10 Work-Life Balance Secrets You Will Want to Know

Your workmates haven't told you about their work-life balance secrets, which is driving you to the edge (or so you think). You plan to leave the pressure-filled corporate world, spend a quiet dinner with Mum and Dad, and then buy a one-way ticket to Thailand. One of your former colleagues is teaching English to grade-school students in Phuket, and she is having the time of her (young) life. (The children are attentive to her, also trying hard to please her. And a sun-kissed holiday would be a drive away.) It seems like a dream job, so you're thinking of following her footsteps. Hold that thought.

You can consider a career change, and find a job beyond London (or the channel), when you're truly unhappy about your situation. The gray weather must make you gloomier while the sight of passing dogs turn you into a grouch. (You wish for a pug, but you can't afford to have one at the moment.) And you tell your mates a lot of reasons on why you don't want to join them in watching a cricket game at Lord's on a Saturday. The reasons are real and imaginary, which you have made up on the last minute. All of these are not happening. Yet.

There may be too many happenings in the office, such that your colleagues haven't thought about those work-life balance secrets that keep them working for many years. You have been in the job for a few years, more or less, but you've been wondering if there could be more than your present routine. It won't surprise you if this could make you complacent, if not restless, a few years later. There must be a secret, if not a short list, that should help you handle this situation better. Well, there is.

How to Stay Happy and Motivated

You would learn to admit that you can't do everything. If you yearn for a promotion, then this is the first thing that you must learn as a manager (or the head of the company). The art of delegating tasks to your fellow employees would require weeks, if not months, and there's no guarantee that you would master it at the end of a year or two. Admission (that you can't do everything) should be the first step to that direction. You can do one thing at a time, though.

Anything is possible. It always seems impossible until it’s done. Nelson Mandela would say these famous words. You must start the task right away. There's another way of looking at it, which would be declining additional work. You must prepare to give a valid reason, even if it's a personal one.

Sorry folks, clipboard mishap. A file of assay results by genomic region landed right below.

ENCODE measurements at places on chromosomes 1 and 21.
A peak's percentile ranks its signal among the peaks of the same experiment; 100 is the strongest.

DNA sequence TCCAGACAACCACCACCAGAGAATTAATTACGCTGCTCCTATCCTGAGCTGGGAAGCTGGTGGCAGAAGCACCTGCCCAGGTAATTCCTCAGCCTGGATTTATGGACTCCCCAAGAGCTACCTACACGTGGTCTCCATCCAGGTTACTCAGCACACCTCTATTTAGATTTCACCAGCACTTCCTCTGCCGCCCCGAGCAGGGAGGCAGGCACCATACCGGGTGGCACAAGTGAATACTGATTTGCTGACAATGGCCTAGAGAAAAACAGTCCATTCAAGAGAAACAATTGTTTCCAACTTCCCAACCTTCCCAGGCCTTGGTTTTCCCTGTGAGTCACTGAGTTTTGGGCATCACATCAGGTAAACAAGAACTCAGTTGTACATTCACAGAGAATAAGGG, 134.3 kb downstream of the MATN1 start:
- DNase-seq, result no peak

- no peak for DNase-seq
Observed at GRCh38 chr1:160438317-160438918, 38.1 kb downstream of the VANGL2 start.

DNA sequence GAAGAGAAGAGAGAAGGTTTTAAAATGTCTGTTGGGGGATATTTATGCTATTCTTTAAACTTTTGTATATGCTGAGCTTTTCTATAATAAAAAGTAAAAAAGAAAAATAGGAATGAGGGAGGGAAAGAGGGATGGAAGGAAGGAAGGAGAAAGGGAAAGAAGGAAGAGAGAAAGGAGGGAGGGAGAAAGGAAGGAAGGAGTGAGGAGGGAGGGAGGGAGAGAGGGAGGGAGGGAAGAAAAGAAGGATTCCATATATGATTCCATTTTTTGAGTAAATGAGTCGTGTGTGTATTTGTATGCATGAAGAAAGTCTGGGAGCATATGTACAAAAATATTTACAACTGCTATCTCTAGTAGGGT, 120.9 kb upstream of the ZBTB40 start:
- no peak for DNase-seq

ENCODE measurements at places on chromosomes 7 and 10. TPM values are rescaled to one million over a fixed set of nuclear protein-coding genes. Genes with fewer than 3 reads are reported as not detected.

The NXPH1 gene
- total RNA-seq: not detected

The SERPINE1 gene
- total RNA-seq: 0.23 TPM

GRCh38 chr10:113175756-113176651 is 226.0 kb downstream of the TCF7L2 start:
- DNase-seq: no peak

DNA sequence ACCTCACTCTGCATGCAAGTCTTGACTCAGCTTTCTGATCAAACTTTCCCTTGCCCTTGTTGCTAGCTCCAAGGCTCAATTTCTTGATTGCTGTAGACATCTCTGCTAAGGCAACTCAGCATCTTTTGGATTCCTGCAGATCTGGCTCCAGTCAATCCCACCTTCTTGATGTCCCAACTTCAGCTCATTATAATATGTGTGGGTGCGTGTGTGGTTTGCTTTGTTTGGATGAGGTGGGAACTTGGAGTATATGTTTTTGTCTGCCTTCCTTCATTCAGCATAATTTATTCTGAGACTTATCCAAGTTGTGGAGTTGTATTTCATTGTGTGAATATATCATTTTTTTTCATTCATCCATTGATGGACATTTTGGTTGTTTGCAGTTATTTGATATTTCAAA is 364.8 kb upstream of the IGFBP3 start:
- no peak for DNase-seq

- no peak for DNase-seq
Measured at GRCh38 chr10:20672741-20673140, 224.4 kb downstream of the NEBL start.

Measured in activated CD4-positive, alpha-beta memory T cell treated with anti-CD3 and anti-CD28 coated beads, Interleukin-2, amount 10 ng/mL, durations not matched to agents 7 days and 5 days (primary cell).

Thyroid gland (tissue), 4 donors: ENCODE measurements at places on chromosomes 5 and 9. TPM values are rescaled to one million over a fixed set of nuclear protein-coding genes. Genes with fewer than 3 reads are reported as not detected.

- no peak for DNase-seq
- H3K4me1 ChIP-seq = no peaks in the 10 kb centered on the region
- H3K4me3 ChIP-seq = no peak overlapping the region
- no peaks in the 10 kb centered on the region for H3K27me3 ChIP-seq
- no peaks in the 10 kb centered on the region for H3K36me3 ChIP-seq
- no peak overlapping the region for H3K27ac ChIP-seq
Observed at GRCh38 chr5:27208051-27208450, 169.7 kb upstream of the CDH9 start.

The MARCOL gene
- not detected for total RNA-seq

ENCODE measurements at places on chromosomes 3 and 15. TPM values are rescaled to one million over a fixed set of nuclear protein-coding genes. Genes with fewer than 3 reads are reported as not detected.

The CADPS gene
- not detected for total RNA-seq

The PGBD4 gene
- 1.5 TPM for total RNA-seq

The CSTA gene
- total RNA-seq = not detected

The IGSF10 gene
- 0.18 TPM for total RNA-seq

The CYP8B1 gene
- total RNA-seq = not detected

Your top business tool is your workmates. You must learn to work along with them as soon as possible. Invite them for a coffee break (or a slice of cake) if this should foster better teamwork.

You must be happy. If indulging in your interests won't make you bored (or depressed) during weekends, then it might be high time to get off the market. It can lead to a tender trap, which you must not be afraid of. After all, this may be a good reason to request for a flexible (working) schedule. (If you happen to support a young family, then you must practice your negotiating skills. You must prove to your boss that you would be more productive while supporting your other half and looking at your child or two.)

Embrace life. You may get worried about the uncertainties, if not get sad at outcome that you didn't plan for. You would prefer it over an uneventful existence sooner or later. And you don't want to sit in front of the telly for hours.

You would tell your teenage self about not letting the small stuff unnerve you. It's OK if you forgot to bring a brolly. Your boss may allow you to take a leave after the soaking would trigger your sinus allergy. (And the sneezing may make your colleagues wary of you.)

Your greatest fear? You worry about the future, if not your health. Everyone shares your fear as well. If you want to see the verdant county on a flash, which would reassure you, then purchase a ticket from Virgin Trains. It may be a bit costly, but it should help you save some money for unforeseen expenses. (And you might spend it on activities that would make you addictive to it.)

Ban technology at certain times, if not days. You may not have noticed that your parents, as well as your grandparents, are happier than many members of the your generation. Nokia would be a foreign word while an apple is nothing more than a fruit.

Give yourself some clear headspace. If it should be long hours of sleep, which may result to oversleeping, then do it.

There must be a clear distinction between work and professional life. Dipping in and out of work could affect your productivity, and you must have read the above to know what are those factors that have such effect on you.

The Bravest Thing that You Would Do

If the words of wisdom, which you’ve read before this one, didn’t satisfy you at all, then you must take a leap of faith. Plan the bravest thing that you can do, which may seem stupid at first. If it means spending months, if not a year, in the Far East, then prepare for it. (You might ask your folks for additional funds.) Keep in mind that many employers may question the gap in your work experience (in your CV), so know the consequences. Plan for it. And try to be a responsible backpacker.

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